“Even though I walk through the valley of the shadow of death, I will fear no evil, for you are with me; your rod and your staff they comfort me.” Psalm 23:4

Blessings, Dottie

Tuesday, June 2, 2015


I’m continuing with the red words in Scripture. Posts on the Commands of Jesus are available and complete. 

Posts on the Promises of Jesus began this year. Some of these are difficult to understand and must be read in context. I’ll provide a bit of context for one of the scriptures but it will help you to read each one in context.

Matthew 13:12 Whoever has will be given more and he will have an abundance.  Whoever does not have, even what he has will be taken from him.

Matt. 25:29 Everyone who has will be given more and he will have an abundance.  Whoever does not have, even what he has will be taken from him.

Mark 4:24-25 With the measure you use, it will be measured to you and even more.  Whoever has will be given more; whoever does not have, even what he has will be taken from him.

Luke 8:18 Whoever has will be given more; whoever does not have, even what he thinks he has will be taken from him.

Luke 19:26 To everyone who has more will be given but as for the one who has nothing, even what he has will be taken away.

Here’s the context in Mark 4:21-25 – He said to them, ”Do you bring in a lamp to put it under a bowl or a bed? Instead, don’t you put it on its stand? For whatever is concealed is meant to be brought out into the open. If anyone has ears to hear, let him hear. “Consider carefully what you hear.” He continued “With the measure you use, it will be measured to you – and even more. Whoever has will be given more; whoever does not have, even what he has will be taken from him.”

Michael Card in his book Mark: The Gospel of Passion, says about this passage: “Its all about listening, and seeing, and understanding, and perceiving. The parables speak, they shine; the Word has power of its own and grows. Our response, the measure of attention we use, means everything. If we genuinely give ear, more will be measured out to us. If we stubbornly refuse to engage, even what we have will be taken away. This is not a statement on the character of Jesus. It is a statement about the nature of truth and the consequences of refusing to listen.”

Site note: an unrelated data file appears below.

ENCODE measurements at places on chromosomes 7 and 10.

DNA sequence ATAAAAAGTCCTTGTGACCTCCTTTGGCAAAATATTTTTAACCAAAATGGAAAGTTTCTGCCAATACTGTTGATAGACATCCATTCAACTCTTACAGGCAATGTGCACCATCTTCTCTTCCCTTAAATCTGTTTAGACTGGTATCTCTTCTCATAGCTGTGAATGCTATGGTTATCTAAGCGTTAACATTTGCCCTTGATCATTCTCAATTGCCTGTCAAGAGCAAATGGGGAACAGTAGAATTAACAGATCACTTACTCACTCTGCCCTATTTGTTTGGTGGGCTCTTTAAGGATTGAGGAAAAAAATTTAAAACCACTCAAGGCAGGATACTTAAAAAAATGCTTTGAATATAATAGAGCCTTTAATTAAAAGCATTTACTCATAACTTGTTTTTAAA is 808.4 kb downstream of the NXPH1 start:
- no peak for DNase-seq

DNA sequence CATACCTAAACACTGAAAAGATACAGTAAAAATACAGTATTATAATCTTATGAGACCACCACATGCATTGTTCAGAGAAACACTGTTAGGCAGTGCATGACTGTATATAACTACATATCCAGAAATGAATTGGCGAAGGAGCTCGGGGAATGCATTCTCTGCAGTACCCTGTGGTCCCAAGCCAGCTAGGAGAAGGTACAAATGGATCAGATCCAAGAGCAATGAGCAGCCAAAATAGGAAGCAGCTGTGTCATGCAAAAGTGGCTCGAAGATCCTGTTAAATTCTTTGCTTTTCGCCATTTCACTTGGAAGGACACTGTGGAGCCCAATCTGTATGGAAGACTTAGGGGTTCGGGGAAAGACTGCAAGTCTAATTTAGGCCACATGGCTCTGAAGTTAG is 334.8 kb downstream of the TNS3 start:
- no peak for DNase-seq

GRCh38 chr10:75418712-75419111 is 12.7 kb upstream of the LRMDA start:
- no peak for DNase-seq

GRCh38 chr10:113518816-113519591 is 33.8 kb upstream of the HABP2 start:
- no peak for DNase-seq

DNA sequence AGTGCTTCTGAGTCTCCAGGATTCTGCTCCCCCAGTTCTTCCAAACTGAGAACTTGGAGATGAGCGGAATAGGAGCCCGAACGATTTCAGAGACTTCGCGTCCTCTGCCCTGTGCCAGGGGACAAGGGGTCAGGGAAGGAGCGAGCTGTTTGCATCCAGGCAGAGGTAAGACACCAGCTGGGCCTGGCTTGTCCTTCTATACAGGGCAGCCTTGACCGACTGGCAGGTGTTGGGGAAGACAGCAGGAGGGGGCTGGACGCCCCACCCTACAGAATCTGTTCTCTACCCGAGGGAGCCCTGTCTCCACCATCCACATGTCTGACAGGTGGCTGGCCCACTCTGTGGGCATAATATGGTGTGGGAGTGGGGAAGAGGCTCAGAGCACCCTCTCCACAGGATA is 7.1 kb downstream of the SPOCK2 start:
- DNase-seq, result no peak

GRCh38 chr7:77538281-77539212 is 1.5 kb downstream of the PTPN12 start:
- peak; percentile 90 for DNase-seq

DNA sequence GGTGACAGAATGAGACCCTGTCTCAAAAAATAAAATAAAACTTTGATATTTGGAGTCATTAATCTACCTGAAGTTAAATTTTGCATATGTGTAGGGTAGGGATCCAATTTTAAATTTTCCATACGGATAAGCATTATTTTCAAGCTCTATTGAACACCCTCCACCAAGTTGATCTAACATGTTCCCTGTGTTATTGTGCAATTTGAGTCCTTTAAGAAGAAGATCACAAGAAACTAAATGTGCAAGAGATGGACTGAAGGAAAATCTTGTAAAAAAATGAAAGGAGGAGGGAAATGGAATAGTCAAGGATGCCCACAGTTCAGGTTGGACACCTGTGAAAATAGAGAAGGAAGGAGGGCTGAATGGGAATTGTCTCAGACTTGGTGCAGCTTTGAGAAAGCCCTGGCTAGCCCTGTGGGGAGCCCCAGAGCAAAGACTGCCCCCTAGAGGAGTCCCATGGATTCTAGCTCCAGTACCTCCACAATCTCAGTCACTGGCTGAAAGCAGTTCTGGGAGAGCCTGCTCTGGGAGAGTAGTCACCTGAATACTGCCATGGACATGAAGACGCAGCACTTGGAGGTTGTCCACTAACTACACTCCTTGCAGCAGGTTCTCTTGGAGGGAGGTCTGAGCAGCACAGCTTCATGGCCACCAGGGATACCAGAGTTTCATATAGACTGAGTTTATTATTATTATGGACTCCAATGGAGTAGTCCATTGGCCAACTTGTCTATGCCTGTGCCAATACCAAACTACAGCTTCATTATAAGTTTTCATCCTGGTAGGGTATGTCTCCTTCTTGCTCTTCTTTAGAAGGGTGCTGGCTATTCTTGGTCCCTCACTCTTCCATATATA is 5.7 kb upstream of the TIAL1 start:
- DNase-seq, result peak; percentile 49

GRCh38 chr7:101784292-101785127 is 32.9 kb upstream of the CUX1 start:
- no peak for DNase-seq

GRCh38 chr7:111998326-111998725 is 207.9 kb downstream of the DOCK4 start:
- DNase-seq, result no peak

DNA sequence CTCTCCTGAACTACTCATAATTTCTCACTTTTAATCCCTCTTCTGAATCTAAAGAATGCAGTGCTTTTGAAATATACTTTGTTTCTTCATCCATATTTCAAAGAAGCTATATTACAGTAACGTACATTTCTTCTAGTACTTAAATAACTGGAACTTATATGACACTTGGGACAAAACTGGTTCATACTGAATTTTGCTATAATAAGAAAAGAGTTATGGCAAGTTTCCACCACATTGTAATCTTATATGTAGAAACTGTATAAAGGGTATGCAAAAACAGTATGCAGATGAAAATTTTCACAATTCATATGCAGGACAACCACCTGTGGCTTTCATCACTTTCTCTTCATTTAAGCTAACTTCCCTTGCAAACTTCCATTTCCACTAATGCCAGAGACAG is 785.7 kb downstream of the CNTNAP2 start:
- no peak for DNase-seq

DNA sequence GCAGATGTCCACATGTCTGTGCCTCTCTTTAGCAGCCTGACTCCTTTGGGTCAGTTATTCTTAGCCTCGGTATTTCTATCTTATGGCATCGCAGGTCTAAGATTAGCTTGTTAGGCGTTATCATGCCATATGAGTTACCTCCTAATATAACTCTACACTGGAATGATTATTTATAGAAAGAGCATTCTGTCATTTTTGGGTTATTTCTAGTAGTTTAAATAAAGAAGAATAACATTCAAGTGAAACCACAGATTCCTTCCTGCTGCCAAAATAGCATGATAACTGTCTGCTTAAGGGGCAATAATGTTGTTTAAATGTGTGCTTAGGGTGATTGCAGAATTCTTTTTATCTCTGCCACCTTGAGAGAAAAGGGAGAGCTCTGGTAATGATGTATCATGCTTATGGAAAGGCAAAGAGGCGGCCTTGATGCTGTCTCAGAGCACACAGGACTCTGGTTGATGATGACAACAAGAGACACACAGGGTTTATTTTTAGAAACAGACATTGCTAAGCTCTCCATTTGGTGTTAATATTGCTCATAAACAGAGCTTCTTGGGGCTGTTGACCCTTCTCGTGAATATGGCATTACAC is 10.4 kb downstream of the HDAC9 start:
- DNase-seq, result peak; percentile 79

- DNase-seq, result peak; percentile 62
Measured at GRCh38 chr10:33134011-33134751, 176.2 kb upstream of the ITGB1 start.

John MacArthur similarly says, “Those who despise the riches of God’s goodness, forbearance, and long suffering, burying them in the ground and clinging instead to the paltry and transient goods of this world, will ultimately lose everything they have.”

Barclay makes it even clearer. “If a man is physically fit and keeps himself so, his body will be ready for ever greater efforts; if he lets himself go flabby, he will lose even the abilities he has. The more a student learns, the more he can learn; but if he refuses to go on learning, he will lose the knowledge he has.” “There is no such thing as standing still in the Christian life. We either get more or lose what we have. We either advance to greater heights or slip back.”

Dear Father,
We thank you for these Scriptures that encourage us to listen, read, reflect upon and learn of You and learn your Word. Help us apply ourselves to this. Help us not drift away from you. I’m eager to study and apply your Word to my daily life. May we never stand still in our walk with you.
In Jesus name we pray, Amen.